State Actors and Electricity Production

With a title like that, how can this post not be interesting? Three of your Smoke-Filled Roomers are in South Asia this month, so we are thinking more acutely than usual about (the insufficiency of) electricity production in India and Pakistan. I stumbled recently across this quote about the Pakistani electricity crisis (from this book, p. 342.):

“A key element of the [electricity] management crisis is ‘circular debt’–meaning the non-payment of electricity bills by the military and various government departments to other government departments. This means electricity producers are not paid on time and hence cannot import fuel oil. Their expensive imported [power] plants stand idle; capacity goes to waste.”

I have no clue if this is a problem in India, though I know Arun Shourie has a long section in his book, Governance, about all of the lawsuits and countersuits various Indian government ministries are litigating against one another on non-electricity matters, many pertaining to the non-payment of fees and bills.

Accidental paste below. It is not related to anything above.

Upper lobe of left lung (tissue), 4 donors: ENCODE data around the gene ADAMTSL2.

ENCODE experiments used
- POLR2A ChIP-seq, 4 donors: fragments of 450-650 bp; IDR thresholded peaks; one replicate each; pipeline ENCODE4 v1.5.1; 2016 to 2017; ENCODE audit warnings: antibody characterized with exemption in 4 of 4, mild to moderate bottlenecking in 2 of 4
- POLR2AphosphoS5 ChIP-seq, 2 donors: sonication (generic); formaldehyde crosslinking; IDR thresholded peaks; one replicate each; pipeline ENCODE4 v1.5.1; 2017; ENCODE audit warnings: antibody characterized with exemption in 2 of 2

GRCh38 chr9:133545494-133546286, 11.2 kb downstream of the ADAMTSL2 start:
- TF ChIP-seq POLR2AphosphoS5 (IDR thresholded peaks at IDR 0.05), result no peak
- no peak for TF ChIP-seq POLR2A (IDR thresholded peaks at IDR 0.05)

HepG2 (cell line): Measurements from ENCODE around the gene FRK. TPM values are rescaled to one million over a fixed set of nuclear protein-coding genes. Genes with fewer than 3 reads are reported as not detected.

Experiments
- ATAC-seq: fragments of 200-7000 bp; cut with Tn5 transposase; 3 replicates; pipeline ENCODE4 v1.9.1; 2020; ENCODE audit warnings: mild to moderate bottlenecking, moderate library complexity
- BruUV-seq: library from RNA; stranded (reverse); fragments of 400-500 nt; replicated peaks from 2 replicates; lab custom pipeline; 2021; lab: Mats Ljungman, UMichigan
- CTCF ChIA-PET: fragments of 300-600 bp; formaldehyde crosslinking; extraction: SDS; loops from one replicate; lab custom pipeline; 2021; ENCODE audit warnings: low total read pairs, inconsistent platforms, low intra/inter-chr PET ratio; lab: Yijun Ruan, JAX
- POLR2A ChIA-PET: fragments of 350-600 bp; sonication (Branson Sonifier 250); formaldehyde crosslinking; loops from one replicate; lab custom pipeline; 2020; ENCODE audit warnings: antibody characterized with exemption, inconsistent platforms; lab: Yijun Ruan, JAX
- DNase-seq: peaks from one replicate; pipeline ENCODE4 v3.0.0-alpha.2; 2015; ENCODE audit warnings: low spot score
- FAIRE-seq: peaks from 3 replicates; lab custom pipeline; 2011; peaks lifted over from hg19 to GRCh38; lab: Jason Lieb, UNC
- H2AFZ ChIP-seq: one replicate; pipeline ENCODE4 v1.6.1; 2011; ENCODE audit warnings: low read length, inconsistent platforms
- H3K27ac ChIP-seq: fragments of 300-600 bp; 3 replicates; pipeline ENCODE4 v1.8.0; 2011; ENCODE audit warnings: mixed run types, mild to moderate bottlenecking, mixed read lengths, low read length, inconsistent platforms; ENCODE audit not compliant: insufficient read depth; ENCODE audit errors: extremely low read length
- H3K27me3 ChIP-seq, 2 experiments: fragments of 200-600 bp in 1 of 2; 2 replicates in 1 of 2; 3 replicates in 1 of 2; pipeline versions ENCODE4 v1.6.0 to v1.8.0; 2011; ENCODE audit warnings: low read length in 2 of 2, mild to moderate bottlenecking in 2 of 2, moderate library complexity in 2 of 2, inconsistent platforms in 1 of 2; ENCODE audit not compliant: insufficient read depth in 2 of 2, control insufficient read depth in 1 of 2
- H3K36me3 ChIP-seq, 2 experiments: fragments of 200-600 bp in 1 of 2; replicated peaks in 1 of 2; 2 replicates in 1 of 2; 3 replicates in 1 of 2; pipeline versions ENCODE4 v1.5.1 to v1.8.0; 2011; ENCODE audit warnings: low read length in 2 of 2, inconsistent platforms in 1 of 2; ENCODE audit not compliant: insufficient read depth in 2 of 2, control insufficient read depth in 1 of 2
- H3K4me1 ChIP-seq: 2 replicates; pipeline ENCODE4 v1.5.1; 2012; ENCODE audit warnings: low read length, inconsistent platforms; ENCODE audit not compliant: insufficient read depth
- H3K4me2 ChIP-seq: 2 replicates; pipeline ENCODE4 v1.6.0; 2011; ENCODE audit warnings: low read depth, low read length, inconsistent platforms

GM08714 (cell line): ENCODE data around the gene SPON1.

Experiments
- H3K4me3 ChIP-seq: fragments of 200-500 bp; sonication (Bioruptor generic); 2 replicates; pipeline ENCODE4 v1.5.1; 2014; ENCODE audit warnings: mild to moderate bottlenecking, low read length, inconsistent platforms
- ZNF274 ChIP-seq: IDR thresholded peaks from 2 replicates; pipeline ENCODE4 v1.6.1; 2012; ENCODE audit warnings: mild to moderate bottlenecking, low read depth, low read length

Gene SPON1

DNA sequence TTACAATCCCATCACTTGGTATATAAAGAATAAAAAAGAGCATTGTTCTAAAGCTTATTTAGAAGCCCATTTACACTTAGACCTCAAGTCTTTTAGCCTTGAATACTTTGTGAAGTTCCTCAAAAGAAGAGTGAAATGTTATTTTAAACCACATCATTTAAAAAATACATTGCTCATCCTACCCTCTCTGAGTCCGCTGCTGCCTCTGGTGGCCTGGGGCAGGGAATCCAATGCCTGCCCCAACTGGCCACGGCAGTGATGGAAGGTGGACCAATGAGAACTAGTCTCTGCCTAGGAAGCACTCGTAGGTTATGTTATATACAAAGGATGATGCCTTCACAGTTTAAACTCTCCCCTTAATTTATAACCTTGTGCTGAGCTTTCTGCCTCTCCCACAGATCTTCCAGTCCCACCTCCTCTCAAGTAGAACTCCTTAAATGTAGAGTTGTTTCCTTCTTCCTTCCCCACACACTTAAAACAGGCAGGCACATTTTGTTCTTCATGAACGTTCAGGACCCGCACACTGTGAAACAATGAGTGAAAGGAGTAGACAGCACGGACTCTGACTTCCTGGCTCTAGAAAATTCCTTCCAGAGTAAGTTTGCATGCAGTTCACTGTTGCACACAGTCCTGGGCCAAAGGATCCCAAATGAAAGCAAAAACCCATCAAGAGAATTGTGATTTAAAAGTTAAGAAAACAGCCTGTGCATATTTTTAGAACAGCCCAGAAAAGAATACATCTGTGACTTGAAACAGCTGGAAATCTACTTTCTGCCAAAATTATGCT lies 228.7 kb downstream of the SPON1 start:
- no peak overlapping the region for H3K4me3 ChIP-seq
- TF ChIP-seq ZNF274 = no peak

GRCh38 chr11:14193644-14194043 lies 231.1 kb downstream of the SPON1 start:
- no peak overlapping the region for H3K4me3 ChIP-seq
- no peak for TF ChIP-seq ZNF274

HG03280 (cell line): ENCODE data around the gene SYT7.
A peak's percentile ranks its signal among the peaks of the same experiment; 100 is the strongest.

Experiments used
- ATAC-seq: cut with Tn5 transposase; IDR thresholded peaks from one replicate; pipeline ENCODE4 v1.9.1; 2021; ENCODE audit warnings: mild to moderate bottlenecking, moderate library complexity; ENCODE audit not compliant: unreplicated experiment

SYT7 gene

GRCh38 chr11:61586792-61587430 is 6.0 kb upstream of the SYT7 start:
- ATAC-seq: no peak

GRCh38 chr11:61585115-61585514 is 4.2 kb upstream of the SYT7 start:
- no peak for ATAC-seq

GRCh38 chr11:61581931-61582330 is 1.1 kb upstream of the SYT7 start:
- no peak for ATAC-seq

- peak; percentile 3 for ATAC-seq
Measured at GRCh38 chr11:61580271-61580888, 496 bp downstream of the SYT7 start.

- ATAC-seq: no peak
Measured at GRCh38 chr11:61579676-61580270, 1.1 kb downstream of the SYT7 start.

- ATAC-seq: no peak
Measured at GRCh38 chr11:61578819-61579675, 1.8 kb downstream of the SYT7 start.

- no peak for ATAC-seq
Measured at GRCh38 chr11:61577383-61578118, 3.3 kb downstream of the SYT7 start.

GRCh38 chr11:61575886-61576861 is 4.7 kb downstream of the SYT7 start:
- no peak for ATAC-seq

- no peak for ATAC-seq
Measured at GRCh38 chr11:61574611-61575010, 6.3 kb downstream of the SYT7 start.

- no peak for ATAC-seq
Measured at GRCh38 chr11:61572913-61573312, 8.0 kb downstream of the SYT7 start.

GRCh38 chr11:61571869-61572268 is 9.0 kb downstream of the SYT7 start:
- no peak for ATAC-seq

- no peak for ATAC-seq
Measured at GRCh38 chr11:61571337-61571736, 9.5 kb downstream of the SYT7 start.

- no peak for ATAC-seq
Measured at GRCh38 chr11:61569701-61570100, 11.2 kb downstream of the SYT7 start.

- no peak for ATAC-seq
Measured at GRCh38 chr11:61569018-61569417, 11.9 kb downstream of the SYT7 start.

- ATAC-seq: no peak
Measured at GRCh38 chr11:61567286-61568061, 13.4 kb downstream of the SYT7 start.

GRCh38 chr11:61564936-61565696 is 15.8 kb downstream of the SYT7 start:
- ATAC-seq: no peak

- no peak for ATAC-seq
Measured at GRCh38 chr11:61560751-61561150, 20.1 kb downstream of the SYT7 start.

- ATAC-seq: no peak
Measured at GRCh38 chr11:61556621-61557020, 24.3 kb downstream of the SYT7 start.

Luckily, I am an international relations scholar, so all of my states are unitary actors, because this greatly simplifies my modeling assumptions. Sadly for South Asian consumers of electricity, they do not live in that world.


One thought on “State Actors and Electricity Production

  1. You may not be in the clear as an IR scholar. Would this have any impact on the use of logged energy usage as a proxy for development? If Pakistan is using electricity in this way, wouldn’t such a measure overestimate their degree of economic development?

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